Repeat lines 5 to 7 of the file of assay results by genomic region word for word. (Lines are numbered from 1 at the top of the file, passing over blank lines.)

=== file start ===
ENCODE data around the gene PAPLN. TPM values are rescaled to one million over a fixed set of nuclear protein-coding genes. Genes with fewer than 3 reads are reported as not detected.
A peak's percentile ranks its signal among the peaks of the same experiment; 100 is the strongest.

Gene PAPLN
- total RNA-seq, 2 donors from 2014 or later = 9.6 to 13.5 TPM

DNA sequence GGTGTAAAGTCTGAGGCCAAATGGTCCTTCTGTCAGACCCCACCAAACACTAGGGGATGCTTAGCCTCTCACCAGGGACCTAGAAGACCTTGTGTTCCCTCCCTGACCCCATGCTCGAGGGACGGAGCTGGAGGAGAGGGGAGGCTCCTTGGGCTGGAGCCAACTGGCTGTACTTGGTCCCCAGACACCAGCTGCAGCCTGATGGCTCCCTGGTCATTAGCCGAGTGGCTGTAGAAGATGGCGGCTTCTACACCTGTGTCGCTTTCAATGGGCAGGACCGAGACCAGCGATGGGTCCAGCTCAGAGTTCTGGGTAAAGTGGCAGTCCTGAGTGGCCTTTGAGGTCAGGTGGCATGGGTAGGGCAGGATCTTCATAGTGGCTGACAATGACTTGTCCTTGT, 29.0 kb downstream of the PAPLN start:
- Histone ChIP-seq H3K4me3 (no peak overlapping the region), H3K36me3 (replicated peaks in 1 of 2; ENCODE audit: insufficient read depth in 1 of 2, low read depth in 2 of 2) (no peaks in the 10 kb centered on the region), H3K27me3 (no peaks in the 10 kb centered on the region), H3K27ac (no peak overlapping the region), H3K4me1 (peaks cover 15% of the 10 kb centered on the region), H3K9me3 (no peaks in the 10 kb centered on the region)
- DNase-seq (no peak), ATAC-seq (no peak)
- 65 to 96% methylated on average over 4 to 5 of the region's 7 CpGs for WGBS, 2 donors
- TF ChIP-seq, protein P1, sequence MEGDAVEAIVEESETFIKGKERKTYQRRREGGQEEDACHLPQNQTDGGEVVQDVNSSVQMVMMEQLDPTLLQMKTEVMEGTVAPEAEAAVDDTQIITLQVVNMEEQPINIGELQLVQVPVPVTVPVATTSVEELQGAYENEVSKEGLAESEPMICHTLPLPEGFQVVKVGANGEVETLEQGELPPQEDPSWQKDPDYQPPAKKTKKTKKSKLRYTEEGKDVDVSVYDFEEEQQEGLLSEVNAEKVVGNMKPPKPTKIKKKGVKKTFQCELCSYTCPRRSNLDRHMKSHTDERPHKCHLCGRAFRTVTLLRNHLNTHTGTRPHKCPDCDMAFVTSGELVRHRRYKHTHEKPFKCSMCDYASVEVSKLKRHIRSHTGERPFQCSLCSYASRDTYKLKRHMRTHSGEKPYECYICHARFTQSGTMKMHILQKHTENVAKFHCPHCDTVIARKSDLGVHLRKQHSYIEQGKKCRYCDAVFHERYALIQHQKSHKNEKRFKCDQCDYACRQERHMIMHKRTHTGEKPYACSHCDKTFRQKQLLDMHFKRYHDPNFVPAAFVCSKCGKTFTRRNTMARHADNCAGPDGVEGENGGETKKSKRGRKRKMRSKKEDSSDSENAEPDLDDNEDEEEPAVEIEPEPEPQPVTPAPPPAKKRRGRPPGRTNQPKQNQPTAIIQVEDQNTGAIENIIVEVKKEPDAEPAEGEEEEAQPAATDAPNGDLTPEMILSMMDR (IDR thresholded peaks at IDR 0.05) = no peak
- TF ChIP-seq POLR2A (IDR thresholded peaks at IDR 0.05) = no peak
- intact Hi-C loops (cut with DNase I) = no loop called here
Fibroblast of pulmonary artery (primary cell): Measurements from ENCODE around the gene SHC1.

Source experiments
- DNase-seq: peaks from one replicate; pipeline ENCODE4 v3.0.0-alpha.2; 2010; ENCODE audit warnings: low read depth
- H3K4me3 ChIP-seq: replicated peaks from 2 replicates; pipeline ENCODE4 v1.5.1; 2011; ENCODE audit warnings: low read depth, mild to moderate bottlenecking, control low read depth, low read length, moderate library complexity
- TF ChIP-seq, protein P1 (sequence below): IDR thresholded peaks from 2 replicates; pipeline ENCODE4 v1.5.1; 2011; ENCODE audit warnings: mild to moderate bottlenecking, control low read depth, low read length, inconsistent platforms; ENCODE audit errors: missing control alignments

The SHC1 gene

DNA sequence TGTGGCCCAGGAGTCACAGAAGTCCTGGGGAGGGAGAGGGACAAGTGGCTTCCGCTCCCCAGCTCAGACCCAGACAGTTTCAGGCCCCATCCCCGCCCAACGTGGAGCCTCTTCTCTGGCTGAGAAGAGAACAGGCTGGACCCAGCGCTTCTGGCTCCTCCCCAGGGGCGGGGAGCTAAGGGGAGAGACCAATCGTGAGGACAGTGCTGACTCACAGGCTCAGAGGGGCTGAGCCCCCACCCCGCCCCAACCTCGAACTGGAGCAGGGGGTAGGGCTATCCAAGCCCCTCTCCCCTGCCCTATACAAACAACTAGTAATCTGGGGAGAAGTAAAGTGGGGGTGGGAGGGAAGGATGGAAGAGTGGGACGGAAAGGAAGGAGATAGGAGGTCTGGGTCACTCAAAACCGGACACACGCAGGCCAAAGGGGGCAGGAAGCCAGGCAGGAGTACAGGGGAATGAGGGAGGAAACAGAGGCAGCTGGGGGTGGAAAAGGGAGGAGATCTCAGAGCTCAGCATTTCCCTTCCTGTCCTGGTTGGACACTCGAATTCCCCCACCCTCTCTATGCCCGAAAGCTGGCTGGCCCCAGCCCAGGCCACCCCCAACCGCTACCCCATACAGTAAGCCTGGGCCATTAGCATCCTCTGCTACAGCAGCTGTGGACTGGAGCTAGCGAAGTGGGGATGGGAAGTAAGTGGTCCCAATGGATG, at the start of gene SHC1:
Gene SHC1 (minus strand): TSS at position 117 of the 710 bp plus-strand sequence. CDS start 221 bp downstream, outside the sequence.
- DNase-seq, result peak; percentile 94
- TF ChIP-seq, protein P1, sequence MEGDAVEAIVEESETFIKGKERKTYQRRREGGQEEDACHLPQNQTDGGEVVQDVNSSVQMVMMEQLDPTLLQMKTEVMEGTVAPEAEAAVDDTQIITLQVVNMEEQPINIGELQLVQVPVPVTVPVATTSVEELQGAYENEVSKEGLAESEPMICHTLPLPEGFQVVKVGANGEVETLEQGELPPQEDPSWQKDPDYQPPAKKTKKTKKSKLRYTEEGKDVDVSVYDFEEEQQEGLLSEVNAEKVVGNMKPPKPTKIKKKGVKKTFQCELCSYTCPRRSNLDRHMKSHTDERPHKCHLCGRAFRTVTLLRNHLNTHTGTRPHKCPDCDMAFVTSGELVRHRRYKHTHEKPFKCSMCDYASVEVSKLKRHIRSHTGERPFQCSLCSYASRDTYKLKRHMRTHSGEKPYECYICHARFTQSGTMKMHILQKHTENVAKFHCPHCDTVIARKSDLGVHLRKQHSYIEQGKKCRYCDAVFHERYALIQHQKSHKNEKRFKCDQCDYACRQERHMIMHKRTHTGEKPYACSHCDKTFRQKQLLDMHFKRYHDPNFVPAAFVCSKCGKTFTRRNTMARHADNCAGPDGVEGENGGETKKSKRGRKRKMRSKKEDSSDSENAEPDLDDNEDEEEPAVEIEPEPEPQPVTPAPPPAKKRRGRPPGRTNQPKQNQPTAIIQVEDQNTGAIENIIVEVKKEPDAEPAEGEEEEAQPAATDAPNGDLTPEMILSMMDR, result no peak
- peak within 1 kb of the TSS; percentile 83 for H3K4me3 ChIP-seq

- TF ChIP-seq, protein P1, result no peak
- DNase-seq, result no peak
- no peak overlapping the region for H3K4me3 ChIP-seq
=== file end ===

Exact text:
DNA sequence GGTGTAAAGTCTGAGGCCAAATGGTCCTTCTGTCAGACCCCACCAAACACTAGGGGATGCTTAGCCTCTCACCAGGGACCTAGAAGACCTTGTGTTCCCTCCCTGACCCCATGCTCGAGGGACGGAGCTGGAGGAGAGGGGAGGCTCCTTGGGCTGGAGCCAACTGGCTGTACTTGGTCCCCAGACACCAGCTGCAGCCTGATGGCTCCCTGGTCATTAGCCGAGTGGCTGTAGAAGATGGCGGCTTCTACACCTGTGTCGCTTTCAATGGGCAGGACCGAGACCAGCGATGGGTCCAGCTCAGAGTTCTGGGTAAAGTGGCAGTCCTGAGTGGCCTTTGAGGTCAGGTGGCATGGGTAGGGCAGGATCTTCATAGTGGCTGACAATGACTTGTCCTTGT, 29.0 kb downstream of the PAPLN start:
- Histone ChIP-seq H3K4me3 (no peak overlapping the region), H3K36me3 (replicated peaks in 1 of 2; ENCODE audit: insufficient read depth in 1 of 2, low read depth in 2 of 2) (no peaks in the 10 kb centered on the region), H3K27me3 (no peaks in the 10 kb centered on the region), H3K27ac (no peak overlapping the region), H3K4me1 (peaks cover 15% of the 10 kb centered on the region), H3K9me3 (no peaks in the 10 kb centered on the region)
- DNase-seq (no peak), ATAC-seq (no peak)